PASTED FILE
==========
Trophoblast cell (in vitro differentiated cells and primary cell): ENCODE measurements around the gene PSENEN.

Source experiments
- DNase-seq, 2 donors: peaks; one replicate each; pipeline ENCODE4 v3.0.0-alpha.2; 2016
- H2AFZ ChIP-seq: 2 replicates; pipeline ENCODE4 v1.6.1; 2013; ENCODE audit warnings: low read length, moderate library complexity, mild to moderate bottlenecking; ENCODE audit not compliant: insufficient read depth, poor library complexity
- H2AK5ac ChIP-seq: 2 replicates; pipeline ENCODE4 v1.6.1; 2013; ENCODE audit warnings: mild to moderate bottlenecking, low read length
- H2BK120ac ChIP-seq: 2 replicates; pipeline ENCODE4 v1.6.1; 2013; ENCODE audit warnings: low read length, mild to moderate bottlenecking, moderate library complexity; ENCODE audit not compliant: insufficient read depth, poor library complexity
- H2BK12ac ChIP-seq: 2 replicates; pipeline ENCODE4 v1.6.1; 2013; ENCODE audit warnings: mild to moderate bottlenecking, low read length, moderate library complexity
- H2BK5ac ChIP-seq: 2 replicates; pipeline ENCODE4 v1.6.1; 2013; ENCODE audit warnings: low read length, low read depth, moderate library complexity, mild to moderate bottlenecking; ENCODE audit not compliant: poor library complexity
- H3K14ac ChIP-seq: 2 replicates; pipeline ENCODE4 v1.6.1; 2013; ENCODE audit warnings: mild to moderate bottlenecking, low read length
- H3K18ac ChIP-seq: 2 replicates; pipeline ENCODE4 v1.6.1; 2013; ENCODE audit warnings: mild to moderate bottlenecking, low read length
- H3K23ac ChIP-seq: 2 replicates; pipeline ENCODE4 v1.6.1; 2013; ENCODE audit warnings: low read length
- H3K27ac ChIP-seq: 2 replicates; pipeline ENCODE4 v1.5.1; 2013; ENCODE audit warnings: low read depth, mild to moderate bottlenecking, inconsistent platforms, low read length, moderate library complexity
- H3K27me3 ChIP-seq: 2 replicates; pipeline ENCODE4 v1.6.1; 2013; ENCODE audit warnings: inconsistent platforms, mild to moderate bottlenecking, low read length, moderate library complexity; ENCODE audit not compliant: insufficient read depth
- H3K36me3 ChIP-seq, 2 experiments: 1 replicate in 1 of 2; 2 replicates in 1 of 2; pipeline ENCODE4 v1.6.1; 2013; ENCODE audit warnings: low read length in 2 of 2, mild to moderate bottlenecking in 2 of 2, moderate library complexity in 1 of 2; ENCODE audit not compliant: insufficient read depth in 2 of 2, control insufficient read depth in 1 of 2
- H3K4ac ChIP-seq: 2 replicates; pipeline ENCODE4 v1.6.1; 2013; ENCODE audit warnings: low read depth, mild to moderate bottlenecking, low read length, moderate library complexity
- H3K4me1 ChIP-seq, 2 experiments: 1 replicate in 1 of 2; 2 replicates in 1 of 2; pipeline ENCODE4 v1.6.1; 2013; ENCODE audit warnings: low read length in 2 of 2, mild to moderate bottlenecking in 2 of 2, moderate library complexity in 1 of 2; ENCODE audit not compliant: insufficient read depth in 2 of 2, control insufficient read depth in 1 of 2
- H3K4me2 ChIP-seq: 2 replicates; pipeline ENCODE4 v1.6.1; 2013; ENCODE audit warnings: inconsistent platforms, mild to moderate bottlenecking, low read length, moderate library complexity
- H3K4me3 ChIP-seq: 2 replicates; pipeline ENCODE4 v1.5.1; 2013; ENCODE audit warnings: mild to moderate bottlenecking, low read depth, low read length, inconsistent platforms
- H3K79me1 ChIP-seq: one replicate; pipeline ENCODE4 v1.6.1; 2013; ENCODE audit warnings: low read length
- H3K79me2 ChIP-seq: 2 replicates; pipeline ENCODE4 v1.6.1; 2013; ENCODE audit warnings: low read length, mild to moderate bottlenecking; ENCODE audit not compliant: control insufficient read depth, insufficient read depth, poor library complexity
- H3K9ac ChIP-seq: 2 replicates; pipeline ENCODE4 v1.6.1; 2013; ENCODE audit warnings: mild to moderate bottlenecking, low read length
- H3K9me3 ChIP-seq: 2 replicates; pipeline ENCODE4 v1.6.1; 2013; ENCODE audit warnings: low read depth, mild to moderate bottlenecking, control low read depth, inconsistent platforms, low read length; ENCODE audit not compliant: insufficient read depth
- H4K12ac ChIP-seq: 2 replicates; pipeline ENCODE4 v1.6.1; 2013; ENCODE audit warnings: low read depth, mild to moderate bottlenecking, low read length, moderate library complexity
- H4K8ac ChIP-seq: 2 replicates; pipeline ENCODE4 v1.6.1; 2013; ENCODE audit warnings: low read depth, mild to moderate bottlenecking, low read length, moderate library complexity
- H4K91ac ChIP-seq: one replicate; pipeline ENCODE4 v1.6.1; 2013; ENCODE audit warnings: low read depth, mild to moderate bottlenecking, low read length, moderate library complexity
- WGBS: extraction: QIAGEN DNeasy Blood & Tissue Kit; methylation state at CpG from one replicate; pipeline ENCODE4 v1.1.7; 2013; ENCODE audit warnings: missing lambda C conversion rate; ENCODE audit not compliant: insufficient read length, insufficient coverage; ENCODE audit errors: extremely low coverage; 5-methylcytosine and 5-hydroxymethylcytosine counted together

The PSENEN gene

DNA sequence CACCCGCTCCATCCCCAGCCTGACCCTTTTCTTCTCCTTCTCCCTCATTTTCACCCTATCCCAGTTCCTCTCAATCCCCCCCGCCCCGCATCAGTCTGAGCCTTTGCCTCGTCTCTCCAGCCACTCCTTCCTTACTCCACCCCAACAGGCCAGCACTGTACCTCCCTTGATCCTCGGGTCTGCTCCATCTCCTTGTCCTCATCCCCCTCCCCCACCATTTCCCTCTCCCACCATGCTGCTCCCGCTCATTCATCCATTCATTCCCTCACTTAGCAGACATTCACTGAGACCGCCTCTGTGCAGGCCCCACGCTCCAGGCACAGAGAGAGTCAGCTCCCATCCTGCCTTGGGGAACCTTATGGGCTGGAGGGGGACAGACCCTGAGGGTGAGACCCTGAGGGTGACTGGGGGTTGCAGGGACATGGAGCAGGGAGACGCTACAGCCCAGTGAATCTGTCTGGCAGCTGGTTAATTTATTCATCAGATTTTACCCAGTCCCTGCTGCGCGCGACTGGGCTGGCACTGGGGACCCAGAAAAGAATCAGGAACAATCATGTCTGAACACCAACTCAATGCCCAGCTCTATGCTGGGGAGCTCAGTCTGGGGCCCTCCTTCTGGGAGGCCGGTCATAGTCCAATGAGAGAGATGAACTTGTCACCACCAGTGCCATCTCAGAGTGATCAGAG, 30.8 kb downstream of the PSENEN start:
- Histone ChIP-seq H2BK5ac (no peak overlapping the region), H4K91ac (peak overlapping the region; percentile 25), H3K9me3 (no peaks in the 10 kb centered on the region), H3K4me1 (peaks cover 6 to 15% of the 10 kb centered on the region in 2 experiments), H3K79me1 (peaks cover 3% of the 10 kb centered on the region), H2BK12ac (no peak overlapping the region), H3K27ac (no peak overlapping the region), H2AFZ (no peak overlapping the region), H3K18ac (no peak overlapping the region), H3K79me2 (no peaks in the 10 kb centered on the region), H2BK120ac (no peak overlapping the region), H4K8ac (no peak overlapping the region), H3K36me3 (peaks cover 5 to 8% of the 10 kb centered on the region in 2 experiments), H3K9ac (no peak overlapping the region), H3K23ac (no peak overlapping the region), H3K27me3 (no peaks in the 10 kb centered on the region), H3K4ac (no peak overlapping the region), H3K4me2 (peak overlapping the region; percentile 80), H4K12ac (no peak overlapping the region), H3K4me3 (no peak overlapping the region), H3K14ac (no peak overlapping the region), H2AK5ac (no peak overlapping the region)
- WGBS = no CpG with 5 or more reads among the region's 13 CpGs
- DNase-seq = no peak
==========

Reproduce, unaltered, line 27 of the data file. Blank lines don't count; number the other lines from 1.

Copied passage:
The PSENEN gene